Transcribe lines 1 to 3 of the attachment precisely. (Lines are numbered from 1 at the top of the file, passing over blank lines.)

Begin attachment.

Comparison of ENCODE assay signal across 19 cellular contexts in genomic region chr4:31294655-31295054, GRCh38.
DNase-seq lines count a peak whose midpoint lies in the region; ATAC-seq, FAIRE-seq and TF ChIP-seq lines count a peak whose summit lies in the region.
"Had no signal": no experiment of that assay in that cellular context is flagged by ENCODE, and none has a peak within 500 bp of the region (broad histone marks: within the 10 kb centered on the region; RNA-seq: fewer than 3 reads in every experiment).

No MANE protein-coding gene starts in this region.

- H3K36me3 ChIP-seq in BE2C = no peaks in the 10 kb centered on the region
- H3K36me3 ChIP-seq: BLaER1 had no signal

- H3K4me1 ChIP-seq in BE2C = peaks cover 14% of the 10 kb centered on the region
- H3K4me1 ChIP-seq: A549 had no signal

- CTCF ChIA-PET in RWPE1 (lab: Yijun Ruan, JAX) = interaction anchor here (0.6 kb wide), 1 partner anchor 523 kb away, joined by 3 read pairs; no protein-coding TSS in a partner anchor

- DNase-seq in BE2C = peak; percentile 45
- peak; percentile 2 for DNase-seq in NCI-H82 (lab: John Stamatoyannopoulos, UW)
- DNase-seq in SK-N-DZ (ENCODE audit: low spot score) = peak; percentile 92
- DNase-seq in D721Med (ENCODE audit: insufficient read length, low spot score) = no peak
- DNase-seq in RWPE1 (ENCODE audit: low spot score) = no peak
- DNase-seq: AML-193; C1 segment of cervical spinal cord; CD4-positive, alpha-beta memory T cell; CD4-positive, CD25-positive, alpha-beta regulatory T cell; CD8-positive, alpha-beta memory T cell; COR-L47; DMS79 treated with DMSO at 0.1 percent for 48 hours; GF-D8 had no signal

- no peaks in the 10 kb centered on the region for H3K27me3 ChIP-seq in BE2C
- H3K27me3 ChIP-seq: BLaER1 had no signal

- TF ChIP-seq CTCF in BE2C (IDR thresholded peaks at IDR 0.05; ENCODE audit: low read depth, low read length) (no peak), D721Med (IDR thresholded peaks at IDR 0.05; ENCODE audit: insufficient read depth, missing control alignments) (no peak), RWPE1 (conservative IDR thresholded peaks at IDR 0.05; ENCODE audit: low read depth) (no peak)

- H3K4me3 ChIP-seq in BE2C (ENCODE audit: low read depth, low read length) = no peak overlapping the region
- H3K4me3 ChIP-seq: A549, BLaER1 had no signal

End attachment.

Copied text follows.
Comparison of ENCODE assay signal across 19 cellular contexts in genomic region chr4:31294655-31295054, GRCh38.
DNase-seq lines count a peak whose midpoint lies in the region; ATAC-seq, FAIRE-seq and TF ChIP-seq lines count a peak whose summit lies in the region.
"Had no signal": no experiment of that assay in that cellular context is flagged by ENCODE, and none has a peak within 500 bp of the region (broad histone marks: within the 10 kb centered on the region; RNA-seq: fewer than 3 reads in every experiment).